How to Have a Spiritual Experience

There is this popular idea within culture that sometimes people must undergo some sort of enlightening experience or a so called spiritual awakening. Some people seek to do this with drugs while others want to discover a process that can be followed without drugs to reach some ultimate enlightenment. In either case, they want to fully encounter all of the blissful symptoms and keen awareness that is supposed to come along with such an experience. So the question begs, how does one have a spiritual awakening? How do we reach enlightenment? I want to use this post to touch a bit on this topic using my own experiences and ideas.

 

Why Do You Need a Spiritual Awakening?

We have all undoubtedly heard stories of those who have had some sort of awakening experience or have reached an enlightened state of being, suddenly. However, what we also tend not to hear about is that a sudden and overwhelming experience is not necessary to go through, and often times it can be short lived.

I, personally, have felt short term experiences which allowed me to feel as if I was in a state of bliss (that’s the best word to describe it). All of them lasted a week or less and were ‘achieved’ without drugs. While these experiences felt important at the time, and allowed me to dig deeper into trying to crack the code of making that feeling permanent, they weren’t necessary to experience the truth of each moment.

What do we need to awaken to? This is the question I want to ask to you. If we assume that we need to experience profound and almost drug-like experience, in order to become enlightened or feel at peace or whatever. Then, we have set a goal that we must work to reach. We have to undergo a process of becoming something or learning how to trigger the experience that we wish to feel. As spiritual teachers such as Eckhart Tolle and Nirmala are fond of asking in their own ways, “Is there something wrong with this moment?”

Why are we chasing the experience itself instead of becoming centered with the moment and allowing it to be as it is? Are we simply in love with the process of working towards it? Do we just want to experience the symptoms of an awakening and escape the seemingly mundane tasks of everyday life?

When we put forth the goal of achieving spiritual enlightenment, it immediately sends this achievement off into the future. Who knows whether or not we can ever reach this lofty ideal BUT it does take our awareness off of the present moment. This creates the thought that we cannot achieve some inner peace or stillness until that unknown date in the future. The reality of our experiences is set in this moment and this is how you get to some understanding of what is true.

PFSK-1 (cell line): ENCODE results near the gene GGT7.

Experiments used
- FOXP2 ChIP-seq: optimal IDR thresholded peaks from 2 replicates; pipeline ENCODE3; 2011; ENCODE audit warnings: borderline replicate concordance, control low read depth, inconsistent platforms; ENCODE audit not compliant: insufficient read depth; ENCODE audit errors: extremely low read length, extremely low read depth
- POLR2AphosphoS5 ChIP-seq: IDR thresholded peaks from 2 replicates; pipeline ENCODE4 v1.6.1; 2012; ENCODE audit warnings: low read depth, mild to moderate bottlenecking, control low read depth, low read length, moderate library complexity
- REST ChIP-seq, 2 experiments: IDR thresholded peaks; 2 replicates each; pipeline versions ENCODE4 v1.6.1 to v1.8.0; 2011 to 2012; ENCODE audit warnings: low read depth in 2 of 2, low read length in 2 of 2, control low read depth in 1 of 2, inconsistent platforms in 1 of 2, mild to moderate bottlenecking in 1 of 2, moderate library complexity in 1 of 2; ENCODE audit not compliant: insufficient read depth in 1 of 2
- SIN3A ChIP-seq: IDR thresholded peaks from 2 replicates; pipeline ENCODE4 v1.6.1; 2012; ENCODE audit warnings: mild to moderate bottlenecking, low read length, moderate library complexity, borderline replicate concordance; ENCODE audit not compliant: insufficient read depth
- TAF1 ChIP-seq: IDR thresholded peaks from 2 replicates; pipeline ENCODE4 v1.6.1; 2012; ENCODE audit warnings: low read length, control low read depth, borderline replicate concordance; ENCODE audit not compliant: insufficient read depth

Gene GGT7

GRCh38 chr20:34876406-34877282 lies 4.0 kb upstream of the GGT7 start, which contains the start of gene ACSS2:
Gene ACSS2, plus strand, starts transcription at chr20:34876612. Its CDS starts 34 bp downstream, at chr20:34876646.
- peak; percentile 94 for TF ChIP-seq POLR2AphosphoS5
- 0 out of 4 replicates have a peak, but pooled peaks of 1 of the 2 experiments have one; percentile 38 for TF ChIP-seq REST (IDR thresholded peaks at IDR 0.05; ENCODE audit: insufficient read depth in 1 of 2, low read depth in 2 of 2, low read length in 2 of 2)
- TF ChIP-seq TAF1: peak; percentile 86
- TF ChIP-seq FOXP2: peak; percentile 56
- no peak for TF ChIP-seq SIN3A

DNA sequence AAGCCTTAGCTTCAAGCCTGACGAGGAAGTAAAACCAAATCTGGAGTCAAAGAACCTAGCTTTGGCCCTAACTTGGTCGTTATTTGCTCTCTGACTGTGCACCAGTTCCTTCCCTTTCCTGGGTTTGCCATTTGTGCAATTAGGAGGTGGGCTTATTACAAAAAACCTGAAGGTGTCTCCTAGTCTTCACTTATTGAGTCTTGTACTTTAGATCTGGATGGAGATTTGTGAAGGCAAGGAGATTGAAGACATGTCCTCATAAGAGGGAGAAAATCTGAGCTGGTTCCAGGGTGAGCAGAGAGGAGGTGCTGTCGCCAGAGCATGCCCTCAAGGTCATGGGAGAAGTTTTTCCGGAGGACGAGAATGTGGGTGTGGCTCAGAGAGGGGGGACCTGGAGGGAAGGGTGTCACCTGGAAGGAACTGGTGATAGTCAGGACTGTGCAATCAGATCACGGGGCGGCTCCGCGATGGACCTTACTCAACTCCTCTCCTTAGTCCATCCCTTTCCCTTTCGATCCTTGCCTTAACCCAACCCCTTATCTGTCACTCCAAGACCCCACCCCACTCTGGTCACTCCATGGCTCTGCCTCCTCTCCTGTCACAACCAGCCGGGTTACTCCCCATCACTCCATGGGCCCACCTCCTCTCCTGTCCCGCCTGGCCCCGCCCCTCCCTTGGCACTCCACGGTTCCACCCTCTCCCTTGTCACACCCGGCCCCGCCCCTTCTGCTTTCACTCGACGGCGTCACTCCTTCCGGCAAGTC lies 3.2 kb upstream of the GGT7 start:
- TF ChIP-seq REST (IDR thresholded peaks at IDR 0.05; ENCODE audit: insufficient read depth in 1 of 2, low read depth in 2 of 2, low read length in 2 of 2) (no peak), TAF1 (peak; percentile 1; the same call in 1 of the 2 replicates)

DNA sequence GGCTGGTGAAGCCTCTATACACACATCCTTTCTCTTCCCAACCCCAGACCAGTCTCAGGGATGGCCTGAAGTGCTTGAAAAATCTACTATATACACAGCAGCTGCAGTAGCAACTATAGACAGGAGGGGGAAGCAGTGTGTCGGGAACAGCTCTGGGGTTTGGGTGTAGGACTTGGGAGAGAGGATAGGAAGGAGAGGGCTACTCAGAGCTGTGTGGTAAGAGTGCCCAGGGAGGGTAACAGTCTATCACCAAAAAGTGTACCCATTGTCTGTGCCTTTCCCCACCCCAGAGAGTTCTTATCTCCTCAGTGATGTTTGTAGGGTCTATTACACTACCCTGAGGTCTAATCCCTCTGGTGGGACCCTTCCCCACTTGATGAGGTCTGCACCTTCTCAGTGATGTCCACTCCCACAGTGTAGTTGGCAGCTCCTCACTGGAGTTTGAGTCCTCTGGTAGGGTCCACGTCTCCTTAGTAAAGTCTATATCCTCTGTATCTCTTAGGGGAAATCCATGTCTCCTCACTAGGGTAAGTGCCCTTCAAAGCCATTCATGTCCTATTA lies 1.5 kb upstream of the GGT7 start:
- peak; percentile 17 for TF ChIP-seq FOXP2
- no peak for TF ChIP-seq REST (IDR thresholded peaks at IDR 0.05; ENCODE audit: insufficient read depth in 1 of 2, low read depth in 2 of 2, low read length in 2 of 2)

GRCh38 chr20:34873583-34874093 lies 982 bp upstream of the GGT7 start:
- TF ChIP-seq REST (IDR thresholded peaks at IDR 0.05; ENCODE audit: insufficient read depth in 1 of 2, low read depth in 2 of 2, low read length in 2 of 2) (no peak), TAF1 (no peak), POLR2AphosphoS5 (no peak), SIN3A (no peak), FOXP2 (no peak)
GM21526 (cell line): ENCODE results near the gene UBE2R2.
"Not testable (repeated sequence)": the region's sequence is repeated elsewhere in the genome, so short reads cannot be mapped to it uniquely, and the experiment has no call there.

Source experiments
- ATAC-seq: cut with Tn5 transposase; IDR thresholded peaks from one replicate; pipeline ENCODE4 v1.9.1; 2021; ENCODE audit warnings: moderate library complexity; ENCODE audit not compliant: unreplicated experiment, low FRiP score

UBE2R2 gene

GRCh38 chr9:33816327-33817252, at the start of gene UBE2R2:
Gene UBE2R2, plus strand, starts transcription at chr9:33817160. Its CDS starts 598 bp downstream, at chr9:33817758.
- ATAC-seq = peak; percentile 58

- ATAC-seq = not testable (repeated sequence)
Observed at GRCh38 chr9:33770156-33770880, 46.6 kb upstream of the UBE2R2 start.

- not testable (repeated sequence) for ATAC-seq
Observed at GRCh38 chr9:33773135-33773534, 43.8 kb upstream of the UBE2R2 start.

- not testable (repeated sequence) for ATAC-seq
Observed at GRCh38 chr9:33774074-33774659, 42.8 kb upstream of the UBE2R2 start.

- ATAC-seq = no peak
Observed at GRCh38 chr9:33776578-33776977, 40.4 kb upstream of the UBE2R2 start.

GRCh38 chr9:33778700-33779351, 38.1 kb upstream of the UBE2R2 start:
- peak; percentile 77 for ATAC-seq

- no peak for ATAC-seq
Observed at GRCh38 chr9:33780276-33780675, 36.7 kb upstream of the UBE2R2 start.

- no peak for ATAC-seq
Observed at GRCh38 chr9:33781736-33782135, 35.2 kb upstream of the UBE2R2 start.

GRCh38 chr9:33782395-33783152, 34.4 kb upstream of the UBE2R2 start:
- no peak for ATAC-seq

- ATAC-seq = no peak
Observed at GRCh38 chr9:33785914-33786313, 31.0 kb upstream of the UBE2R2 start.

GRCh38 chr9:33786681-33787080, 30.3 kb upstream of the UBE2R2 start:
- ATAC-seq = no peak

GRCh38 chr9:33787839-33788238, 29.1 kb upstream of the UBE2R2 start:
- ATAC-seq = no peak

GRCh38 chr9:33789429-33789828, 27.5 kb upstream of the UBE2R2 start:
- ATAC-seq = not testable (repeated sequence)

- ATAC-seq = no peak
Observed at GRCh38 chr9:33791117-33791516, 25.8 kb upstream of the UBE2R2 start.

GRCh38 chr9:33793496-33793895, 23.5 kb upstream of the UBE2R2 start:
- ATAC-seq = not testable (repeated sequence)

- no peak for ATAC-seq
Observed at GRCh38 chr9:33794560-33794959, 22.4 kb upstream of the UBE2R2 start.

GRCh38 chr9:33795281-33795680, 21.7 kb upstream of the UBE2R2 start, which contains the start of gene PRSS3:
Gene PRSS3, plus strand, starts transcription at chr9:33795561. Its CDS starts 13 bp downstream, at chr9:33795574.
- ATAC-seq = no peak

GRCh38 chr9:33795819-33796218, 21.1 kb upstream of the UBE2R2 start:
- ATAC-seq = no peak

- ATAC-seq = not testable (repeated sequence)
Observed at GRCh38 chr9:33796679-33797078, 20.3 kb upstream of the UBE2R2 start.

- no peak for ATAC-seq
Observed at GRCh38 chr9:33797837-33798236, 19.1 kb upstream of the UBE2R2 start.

Seems boring, right? What if you’re looking around and you don’t see anything going on around you? Or what if you’re looking around at a busy street and seeing everyone moving rapidly and lost in their own thoughts? Our mental conditioning wants something to happen, we want to be stimulated, and have some completely divine experience. It doesn’t always work out that way, and it is more of an allowing of things to be, rather than trying to force something memorable to occur.

Besides, in wanting a memorable experience, what are we really after? An actual transformation or something that is more ethereal and overwhelming? Do we want a memory of our spiritual transformation, which we can play back again and again in our minds as if it were a favorite film? Memories are highly edited versions of what has occurred (or what we think has occurred) in the past and each time that you play back the memory, it may get further and further from the truth of the experience.

Each successive moment is another opportunity to get sucked back into our conditioning and lose touch with awareness. That isn’t to say that our awareness or our being ever disappears, but we can become almost unconscious to its presence at times.  As such, each moment is also an opportunity to increase our awareness and get in touch with the truth.

Getting in touch doesn’t need to be going into some deep meditative trance, rather, it can simply be an awareness of any sensory inputs, emotions, thoughts, or any other feelings one may be having in the moment. The goal isn’t to become free of thought or free of emotions but instead allow them to be, observe and bring awareness to them, and ultimately let them go.